If you are a certified diver on our overnight experience or day trips, we will ask you to fill out and sign an Advice to Divers form. Certain medications and medical conditions may preclude you from diving in Australia. If you answer yes to any of the questions in the Sample Medical Questionnaire For Certified Divers below, you might require further medical clearance. (This must be organised at least the day before your trip start date).
In some circumstances you may be able to dive with a certified diver guide, for an additional cost.
We will ask you to fill out a medical statement similar to this PADI Continuing Education Administrative Document.
If you answer “yes” to any of the conditions in the statement, you must obtain a fit to dive medical.
You’ll need a valid diving medical to Australian Standards AS4005.1 (or Australian Standards 2299 if you plan to work in Australia) to attend any professional dive courses. These medicals are valid for 12 months.
If you want to find a doctor with dive medical experience in Cairns, Australia or around the world, you can search this dive doctors list.
We strongly recommend travel insurance to cover you if your trip is cancelled due to illness, poor weather, travel delays, cancellation or alteration of the scheduled itinerary, lost luggage or legal costs. Travel insurance may not cover diving accidents and treatment/evacuation. For that we recommend separate insurance like that offered by the Divers Alert Network or Dive Assure. These organisations offer comprehensive insurance packages specifically for scuba divers.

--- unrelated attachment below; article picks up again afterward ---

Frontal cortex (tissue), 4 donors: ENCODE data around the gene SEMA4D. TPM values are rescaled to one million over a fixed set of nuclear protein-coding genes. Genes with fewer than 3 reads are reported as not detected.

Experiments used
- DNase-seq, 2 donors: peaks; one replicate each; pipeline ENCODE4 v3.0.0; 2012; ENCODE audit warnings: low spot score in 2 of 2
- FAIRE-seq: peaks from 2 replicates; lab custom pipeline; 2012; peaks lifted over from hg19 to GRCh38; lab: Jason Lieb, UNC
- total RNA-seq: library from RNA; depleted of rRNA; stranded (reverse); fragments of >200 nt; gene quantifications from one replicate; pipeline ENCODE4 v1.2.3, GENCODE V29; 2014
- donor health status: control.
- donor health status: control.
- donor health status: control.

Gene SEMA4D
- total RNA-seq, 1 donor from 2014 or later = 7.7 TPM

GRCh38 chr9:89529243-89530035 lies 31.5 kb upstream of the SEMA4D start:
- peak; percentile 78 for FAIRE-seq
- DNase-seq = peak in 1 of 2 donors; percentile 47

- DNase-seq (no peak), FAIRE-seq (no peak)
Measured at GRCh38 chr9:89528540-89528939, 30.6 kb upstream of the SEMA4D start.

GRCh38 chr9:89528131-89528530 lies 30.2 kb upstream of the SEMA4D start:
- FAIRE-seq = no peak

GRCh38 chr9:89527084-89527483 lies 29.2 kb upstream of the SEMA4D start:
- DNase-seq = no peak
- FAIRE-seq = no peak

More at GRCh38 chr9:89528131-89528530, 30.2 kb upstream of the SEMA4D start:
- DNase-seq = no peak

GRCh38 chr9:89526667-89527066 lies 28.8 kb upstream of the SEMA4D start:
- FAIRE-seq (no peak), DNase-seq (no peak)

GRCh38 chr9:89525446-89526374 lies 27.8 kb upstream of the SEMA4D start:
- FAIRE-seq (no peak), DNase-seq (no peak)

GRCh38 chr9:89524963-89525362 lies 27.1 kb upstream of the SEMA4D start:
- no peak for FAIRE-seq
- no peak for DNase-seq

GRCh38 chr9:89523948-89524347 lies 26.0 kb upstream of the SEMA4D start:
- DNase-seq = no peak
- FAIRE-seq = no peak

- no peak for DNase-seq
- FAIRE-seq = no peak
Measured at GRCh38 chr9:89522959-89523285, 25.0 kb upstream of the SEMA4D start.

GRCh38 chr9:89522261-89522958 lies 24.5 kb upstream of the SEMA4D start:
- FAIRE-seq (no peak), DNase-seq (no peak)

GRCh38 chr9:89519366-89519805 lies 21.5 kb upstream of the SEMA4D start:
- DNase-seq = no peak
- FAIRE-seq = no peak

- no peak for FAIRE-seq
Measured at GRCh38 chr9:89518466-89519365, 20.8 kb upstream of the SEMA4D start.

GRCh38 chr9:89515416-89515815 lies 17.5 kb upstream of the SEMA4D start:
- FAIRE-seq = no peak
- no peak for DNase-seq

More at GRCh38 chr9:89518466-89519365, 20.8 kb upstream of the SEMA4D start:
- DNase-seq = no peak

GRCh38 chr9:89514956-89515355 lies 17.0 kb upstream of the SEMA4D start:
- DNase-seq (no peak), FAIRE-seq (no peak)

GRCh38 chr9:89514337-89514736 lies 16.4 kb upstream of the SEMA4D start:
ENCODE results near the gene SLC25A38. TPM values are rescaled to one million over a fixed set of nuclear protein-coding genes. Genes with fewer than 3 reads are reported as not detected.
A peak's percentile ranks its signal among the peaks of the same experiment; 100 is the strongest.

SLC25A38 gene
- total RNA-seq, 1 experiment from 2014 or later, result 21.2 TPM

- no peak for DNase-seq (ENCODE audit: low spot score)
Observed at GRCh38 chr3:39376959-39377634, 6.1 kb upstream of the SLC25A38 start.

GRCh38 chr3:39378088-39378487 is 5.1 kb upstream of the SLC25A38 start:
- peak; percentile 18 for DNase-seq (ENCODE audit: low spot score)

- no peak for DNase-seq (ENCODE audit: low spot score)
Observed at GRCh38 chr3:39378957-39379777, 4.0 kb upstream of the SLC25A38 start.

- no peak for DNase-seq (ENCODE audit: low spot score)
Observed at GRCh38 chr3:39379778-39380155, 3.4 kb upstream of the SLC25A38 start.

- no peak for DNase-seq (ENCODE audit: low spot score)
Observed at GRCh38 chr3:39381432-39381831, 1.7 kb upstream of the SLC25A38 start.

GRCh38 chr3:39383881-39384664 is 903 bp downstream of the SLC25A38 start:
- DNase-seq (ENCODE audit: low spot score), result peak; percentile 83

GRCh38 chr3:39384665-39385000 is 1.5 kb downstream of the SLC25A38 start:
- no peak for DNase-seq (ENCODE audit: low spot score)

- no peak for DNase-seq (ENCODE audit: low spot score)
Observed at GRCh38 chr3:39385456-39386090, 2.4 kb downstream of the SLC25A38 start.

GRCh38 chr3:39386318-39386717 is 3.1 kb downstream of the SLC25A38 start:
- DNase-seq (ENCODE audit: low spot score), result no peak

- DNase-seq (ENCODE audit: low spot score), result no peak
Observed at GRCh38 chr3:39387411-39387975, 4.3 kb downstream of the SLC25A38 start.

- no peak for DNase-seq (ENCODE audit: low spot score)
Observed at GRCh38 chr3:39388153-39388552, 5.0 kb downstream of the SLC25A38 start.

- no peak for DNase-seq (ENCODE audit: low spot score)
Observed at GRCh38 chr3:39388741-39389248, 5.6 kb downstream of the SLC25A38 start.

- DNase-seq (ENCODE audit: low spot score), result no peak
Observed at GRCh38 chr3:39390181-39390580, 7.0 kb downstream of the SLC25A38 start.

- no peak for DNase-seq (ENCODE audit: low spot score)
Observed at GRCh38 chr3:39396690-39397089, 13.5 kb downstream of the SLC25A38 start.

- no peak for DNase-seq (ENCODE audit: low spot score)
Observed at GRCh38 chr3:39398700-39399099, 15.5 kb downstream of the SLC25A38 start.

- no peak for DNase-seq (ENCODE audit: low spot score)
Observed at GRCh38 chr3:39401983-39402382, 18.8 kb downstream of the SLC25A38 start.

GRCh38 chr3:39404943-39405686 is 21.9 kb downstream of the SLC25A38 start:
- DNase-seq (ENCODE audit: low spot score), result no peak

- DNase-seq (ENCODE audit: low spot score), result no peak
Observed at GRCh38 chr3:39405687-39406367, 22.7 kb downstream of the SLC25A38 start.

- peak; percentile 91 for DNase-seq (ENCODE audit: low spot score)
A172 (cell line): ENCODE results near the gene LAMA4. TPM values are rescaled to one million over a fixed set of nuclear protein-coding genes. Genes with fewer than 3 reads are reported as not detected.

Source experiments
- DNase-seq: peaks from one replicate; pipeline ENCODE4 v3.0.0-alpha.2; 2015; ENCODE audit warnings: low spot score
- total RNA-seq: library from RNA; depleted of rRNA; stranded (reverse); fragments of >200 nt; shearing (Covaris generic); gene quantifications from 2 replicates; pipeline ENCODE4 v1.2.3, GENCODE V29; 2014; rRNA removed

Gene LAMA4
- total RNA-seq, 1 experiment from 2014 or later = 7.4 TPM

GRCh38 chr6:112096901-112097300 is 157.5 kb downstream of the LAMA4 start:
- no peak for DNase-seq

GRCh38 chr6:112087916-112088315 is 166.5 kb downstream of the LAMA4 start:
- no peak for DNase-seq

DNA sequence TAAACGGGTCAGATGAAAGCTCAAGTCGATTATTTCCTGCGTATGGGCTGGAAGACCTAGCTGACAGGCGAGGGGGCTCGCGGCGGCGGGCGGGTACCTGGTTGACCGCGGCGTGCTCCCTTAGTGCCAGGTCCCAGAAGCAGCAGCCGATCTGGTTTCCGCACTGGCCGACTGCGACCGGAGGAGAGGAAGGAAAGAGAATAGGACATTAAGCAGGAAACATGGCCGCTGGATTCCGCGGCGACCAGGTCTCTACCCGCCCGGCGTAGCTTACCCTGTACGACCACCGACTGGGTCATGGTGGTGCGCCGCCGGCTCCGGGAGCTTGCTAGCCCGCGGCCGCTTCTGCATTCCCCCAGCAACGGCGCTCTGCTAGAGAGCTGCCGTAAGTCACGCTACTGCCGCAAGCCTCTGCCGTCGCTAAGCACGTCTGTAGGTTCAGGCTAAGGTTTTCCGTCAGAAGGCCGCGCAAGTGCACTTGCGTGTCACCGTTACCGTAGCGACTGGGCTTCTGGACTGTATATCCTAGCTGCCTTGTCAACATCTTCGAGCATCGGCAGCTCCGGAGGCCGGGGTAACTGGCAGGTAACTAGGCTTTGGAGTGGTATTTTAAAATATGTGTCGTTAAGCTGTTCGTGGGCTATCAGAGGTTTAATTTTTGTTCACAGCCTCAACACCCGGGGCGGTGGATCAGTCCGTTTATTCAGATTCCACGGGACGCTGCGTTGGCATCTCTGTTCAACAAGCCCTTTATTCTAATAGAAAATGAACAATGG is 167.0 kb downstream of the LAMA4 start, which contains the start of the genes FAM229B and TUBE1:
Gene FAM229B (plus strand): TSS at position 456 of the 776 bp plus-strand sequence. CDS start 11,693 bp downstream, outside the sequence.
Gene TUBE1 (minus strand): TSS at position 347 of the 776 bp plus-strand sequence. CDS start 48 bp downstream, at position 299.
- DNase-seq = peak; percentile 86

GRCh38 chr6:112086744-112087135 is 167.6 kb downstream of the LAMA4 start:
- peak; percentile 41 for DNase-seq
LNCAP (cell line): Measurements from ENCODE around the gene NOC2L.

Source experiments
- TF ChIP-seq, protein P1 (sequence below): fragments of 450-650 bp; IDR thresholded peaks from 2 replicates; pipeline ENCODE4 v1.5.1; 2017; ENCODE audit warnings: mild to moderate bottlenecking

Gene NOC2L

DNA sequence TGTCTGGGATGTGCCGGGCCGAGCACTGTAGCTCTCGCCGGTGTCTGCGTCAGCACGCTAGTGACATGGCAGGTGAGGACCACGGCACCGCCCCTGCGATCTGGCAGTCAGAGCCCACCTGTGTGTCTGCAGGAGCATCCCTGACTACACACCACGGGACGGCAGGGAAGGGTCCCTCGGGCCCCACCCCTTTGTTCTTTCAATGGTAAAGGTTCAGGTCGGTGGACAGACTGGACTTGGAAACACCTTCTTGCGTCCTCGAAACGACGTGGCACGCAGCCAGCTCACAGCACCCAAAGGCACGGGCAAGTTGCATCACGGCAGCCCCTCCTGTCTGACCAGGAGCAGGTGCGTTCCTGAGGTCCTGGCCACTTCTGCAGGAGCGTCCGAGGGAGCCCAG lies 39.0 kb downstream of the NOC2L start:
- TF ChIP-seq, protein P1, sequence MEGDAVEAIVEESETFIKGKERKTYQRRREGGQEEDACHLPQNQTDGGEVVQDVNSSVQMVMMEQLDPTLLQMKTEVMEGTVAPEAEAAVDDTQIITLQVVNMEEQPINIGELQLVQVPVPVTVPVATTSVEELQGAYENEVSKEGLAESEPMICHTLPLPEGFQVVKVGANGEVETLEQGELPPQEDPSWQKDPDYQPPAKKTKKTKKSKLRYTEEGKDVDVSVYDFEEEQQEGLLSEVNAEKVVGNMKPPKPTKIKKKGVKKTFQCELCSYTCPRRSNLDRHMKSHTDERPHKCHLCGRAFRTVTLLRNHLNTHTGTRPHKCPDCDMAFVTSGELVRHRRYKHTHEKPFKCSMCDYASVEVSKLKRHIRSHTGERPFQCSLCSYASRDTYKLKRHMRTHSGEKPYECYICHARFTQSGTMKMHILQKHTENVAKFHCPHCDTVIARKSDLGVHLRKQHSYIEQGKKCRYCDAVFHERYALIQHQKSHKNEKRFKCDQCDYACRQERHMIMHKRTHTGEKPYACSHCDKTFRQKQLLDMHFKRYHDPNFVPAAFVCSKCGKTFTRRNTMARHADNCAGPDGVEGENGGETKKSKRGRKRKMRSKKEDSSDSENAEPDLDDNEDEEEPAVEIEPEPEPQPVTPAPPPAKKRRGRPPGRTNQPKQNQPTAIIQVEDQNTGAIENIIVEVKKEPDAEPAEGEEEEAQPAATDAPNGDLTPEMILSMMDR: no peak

In particular, Dive Assure offers a rider which includes coverage specific to overnight experiences, including flight cancellations or delays resulting in missed departures, vessel mechanical failures, medical inability to dive, inclement weather (in addition to named storms/cyclones) and other incidents. A severe storm or named cyclone in the region may delay our departure or require the trip to be cut short or cancelled. If travelling in the cyclone season (December to April) we advise the purchase of (well prior the due Travel Date), insurance that covers force majeure events (being events outside the control of the parties, such as natural disasters).
Scuba diving and in-water activities are not covered by all travel insurance policies, and policy wordings should be read carefully. It is important to note that in the event a customer requires medical emergency services; the evacuation, medical, and vessel relocation expenses are at the financial responsibility of the customer. Please note that current liability insurance and current personal dive injury/evacuation insurance are prerequisites for the PADI Scuba Diving Instructor Training Program.
Regulations state that for a single, no decompression dive, you should not fly or go to altitude for at least 12 hours. For multiple dives you should not fly or go to altitude for at least 18 hours.
We recommend waiting at least 24 hours after diving before going to altitude or flying. These are guidelines only – there is no guarantee that following these recommendations will prevent decompression sickness. Currently there are no guidelines regarding diving after flying.
Altitude is defined as 300m/1000ft above sea level. Certain other tourist attractions around Cairns and Tropical North Queensland involve travelling to altitude. These include the Atherton Tablelands and the Skyrail Rainforest Cableway, so we recommend a gap between booking these experiences and any dive course or trip.